It appears that far too many accept the idea that power and authority are synonymous. It seems to be an underlying assumption that those who possess authority also possess power, or that mortal authority grants power. From my perspective these assumptions are faulty.
Having the physical and mental power to drive a car does not grant authority from the state to do so. Having authority to step to the plate during a Major League baseball game does not guarantee the batter will have the power to hit a home run. You may have the power to go into your neighbor’s home and do as you please but without proper authority, your display of power may make you a criminal.
Believing authority grants power can also bring disappointment when those in authority are unable to work the miracles we assumed their roles implied. We may be even more disappointed when we find ourselves in positions of authority. A new title may grant us expanded access but it does not necessarily endow us with additional skill or wisdom. In the absence of active power, authority is all but void.
On the other hand, power alone is not enough to govern anything. Those who use their power to demand authority, that is not rightfully theirs, or those who attempt to take it by force eventually fall. Power is slippery in the hands of those who want it most.
Those who seek power unlawfully often put themselves on a course to gain a little authority and not long after they begin to drift (or sprint) off course. Sometimes the drift is subtle and sometimes it’s surprisingly bold. In the end, if they haven’t made adjustments, they lose the power and authority they prized most not only at great personal expense but sadly, and more importantly, at the expense of others.
Most simply, authority is a gift of trust and power is ability. How the two are obtained makes all the difference.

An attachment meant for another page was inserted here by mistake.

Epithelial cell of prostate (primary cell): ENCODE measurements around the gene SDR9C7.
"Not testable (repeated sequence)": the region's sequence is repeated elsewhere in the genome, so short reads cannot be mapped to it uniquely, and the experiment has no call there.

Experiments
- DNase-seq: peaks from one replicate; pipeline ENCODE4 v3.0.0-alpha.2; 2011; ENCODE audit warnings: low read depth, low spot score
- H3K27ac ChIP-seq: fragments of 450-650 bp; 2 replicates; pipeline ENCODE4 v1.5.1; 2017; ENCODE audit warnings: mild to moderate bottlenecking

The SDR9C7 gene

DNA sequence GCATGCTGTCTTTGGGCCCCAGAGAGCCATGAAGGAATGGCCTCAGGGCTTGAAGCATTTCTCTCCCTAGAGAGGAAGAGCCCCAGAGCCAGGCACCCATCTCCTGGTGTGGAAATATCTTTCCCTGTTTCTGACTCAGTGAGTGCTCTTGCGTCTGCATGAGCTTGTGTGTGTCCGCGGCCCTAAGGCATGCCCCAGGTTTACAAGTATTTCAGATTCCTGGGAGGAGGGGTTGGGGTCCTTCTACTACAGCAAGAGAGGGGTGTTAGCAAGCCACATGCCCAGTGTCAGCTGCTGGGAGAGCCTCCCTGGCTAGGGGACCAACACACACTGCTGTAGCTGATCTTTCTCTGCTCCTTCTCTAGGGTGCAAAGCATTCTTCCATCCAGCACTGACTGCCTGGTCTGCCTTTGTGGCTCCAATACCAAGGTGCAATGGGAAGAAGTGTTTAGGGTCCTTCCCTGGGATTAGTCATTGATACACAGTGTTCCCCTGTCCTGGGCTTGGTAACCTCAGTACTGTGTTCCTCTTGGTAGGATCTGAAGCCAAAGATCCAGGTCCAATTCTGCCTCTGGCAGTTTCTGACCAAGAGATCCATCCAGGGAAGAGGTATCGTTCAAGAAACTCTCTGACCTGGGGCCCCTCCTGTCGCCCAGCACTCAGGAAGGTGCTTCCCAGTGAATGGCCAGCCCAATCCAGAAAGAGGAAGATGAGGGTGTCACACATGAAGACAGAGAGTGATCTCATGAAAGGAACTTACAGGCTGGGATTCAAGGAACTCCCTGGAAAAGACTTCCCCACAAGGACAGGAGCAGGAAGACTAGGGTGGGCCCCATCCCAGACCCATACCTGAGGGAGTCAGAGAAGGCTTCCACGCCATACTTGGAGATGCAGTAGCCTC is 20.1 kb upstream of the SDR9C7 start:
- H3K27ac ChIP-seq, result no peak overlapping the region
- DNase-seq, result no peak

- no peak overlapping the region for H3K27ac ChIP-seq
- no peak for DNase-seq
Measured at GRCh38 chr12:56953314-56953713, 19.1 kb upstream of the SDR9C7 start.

Today, as I look across Atlanta from my desk, my thoughts are drawn to the challenges of life. When I consider the thousands of people within my view on the downtown connector, in office buildings, and on the streets I’m led to ask this question; do we know enough? Do we know enough collectively to solve the big problems. Problems like violence, dishonesty, and apathy.
I’m optimistic. I believe we know enough to end dishonesty and violence in all their malignant forms. The question is; do we want them to end?
Here is one example. Are the millions who say they would never steal or kill willing to give up the rush of violence by proxy? It seems to be a great contradiction to praise peace while conditioning the heart and mind to enjoy brutality via the entertainment industry. If digital thieves and assassins are the heroes, who are we?
Of the thousands of people in my view every day, how many are suffering right now because the rest of us are slightly off course? Is our fast paced proxy culture distracting us from fulfilling our human design?
Are we willing to examine our collective appetite and make personal changes?
I’m not suggesting more laws or regulations. I’m suggesting we stop and ask ourselves if we know enough to make more of a difference with our time and our talents, than we’re making today.
We are each endowed with the right to self regulate. What will be our social foot print?